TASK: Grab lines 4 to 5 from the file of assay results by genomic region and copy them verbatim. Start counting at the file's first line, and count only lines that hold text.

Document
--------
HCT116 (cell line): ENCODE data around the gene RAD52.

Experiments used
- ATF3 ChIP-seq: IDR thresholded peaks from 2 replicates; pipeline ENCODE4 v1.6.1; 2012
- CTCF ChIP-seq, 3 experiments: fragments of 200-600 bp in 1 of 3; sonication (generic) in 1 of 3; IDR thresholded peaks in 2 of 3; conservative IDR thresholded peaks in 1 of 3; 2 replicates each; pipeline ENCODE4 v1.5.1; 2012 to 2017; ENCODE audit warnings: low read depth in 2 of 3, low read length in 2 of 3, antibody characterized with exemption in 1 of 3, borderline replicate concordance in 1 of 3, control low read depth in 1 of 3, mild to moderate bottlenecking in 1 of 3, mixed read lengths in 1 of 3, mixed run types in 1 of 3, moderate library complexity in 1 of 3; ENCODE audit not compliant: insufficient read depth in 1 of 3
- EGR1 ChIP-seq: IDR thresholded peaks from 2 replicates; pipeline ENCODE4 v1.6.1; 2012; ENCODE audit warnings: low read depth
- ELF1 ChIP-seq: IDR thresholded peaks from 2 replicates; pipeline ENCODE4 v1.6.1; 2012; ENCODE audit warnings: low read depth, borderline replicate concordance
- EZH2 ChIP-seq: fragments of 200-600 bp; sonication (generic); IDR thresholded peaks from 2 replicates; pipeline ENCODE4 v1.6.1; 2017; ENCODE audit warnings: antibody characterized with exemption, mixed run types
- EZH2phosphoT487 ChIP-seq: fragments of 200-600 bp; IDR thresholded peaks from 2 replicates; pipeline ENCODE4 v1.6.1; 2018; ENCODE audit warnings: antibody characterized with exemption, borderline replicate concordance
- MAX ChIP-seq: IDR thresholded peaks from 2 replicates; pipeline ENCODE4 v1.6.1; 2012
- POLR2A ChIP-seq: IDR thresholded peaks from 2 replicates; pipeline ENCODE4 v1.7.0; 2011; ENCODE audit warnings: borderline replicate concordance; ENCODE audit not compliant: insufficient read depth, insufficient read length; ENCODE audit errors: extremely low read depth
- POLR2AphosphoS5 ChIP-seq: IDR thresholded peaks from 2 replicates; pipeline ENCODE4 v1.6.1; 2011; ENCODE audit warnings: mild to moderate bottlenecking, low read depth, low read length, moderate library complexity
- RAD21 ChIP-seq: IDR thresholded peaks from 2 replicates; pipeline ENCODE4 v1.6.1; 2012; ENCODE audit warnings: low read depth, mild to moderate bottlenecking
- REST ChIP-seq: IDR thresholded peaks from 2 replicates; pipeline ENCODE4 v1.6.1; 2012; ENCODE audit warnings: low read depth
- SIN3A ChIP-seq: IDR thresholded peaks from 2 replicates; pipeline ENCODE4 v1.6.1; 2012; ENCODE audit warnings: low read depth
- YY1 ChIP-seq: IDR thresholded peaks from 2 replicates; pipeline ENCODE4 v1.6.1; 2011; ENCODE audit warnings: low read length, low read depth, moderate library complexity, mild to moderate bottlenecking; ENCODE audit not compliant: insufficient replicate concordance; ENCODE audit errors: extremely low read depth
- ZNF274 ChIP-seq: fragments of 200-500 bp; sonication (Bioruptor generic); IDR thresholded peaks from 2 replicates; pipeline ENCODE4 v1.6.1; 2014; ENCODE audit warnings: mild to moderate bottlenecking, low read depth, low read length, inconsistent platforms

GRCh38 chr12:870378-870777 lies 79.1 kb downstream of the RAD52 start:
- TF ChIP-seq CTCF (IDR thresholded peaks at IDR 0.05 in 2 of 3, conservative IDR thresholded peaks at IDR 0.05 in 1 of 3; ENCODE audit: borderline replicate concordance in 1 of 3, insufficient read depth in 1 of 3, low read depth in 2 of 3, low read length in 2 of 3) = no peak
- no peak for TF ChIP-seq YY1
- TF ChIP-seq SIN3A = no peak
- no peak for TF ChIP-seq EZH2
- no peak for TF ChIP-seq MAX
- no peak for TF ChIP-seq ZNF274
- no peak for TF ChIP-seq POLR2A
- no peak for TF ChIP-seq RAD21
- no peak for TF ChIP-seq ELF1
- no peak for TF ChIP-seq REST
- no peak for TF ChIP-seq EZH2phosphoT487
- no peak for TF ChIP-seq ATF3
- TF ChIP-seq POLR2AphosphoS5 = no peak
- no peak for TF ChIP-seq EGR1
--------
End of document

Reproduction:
- CTCF ChIP-seq, 3 experiments: fragments of 200-600 bp in 1 of 3; sonication (generic) in 1 of 3; IDR thresholded peaks in 2 of 3; conservative IDR thresholded peaks in 1 of 3; 2 replicates each; pipeline ENCODE4 v1.5.1; 2012 to 2017; ENCODE audit warnings: low read depth in 2 of 3, low read length in 2 of 3, antibody characterized with exemption in 1 of 3, borderline replicate concordance in 1 of 3, control low read depth in 1 of 3, mild to moderate bottlenecking in 1 of 3, mixed read lengths in 1 of 3, mixed run types in 1 of 3, moderate library complexity in 1 of 3; ENCODE audit not compliant: insufficient read depth in 1 of 3
- EGR1 ChIP-seq: IDR thresholded peaks from 2 replicates; pipeline ENCODE4 v1.6.1; 2012; ENCODE audit warnings: low read depth